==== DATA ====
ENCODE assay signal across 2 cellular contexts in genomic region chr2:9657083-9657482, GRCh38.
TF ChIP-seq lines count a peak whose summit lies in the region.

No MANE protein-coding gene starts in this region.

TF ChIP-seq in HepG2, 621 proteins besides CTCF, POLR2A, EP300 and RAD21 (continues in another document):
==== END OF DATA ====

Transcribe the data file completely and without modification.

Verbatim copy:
ENCODE assay signal across 2 cellular contexts in genomic region chr2:9657083-9657482, GRCh38.
TF ChIP-seq lines count a peak whose summit lies in the region.

No MANE protein-coding gene starts in this region.

TF ChIP-seq in HepG2, 621 proteins besides CTCF, POLR2A, EP300 and RAD21 (continues in another document):